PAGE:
9+ reasons why men won’t discuss their mental health:
It’s Men’s Mental Health week (15th -21st June, 2020) and my brother comes to mind. He lives with bipolar disorder and it breaks my heart seeing him struggle. So for him, I’ve chosen to repost this article Learn why men won’t discuss their mental health.
The Priory (A Private Care Group 2015) commissioned a survey in 2015 to uncover men’s attitudes to their own mental health. It concluded that 40% of men won’t talk to anyone about their mental health. Some of the reasons given were:
- Some say they just deal with it, or they’ve learnt how to ignore it
- Many would say they’re too embarrassed to admit to it
- They’re afraid of the stigma
- They don’t want to burden anyone i.e. wife, partner, best friend
- Some don’t want to admit they need support or don’t want to come across as weak and
- some say they don’t have anyone to talk to
- They don’t feel comfortable even talking to their GP, worried they’re wasting their Doctors’ time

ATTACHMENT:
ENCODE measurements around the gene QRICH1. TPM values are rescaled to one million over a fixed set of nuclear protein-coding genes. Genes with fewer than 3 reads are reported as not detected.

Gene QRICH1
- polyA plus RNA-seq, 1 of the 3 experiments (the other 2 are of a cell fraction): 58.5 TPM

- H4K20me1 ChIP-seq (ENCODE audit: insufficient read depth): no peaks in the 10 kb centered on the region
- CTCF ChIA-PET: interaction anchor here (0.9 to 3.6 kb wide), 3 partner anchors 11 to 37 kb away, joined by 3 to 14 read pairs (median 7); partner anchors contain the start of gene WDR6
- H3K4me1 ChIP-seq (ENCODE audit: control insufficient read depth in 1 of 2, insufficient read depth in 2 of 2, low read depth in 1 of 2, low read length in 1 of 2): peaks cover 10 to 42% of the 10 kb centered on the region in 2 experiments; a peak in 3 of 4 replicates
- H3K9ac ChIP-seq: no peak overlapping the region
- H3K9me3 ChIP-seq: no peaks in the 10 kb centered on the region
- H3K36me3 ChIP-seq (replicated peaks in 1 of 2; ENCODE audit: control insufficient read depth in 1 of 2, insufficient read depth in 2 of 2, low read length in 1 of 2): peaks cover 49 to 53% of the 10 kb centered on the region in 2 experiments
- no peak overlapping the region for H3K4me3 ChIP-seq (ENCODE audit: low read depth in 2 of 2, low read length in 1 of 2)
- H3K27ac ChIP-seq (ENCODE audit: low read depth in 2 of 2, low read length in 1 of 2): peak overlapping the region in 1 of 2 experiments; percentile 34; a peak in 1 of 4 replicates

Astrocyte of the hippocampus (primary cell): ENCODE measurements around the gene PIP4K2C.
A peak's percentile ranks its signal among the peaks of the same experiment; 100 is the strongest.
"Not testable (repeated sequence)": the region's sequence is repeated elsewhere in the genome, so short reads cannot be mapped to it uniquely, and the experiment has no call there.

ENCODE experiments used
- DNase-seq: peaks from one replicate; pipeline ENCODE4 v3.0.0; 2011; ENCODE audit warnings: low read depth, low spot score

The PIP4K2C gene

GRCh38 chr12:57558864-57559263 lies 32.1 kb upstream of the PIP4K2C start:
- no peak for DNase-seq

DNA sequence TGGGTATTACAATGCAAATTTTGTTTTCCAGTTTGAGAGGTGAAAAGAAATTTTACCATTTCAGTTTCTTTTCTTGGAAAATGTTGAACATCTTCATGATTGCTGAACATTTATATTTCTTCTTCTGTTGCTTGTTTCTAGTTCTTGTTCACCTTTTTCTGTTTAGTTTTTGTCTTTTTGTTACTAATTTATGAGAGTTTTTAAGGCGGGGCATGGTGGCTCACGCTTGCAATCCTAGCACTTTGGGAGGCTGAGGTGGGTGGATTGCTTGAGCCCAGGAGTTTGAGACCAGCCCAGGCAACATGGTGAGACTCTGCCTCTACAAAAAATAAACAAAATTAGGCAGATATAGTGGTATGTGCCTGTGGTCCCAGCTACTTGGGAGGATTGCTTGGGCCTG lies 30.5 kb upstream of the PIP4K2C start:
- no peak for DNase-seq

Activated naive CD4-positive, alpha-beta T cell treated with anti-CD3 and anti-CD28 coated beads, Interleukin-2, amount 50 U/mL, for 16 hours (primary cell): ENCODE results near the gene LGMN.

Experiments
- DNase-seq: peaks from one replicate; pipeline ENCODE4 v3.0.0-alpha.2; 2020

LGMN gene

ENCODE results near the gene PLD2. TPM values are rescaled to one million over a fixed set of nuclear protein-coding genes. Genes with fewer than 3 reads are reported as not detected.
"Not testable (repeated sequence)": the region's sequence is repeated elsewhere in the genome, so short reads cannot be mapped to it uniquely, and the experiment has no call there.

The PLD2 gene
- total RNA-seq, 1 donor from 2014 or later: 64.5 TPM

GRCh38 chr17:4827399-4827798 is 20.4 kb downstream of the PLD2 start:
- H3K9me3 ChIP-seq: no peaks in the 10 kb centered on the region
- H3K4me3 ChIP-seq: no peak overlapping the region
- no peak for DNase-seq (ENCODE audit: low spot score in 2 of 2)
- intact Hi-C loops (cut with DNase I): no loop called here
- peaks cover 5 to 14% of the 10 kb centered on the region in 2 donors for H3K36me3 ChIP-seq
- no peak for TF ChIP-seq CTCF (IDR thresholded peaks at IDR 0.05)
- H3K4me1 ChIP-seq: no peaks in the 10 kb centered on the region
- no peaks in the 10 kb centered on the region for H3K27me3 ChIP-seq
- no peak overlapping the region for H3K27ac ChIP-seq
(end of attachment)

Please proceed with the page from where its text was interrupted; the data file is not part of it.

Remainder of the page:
- Afraid if they mention it, they’ll lose their job or their partner
- Worry that by displaying their vulnerability, they’ll lose the respect of others.
Mental illness is ‘living hell’
Mental illness is at best, very unpleasant and at worst, it’s absolute hell. In the western world, it’s a major reason for people having to take time off work. Yet many men still don’t like to admit to their bosses that they’re stressed or that they have a mental illness, they’d rather invent some other excuse.
As a mental health nurse, I had the honour of working with hundreds of strong and amazing men. Each had their own humbling story about how they got to where they were, and I shed tears on more than one occasion. However, despite all the care and support in the world, some patients just couldn’t hold on — I know of many male suicides, and it never got any easier to hear.
Fact — There were 6,507 suicides registered in the UK in 2018, according to the Office for National Statistics (ONS). Three-quarters of these deaths (4,903) were among men.
Why the problem with men and their mental health?
Does it come down to the way men were brought up and the messages they learned at home or in the playground? “Don’t be such a cissy” or “You big girl’s blouse”. These are dated and dysfunctional responses to little boys and we have much to do to change all this.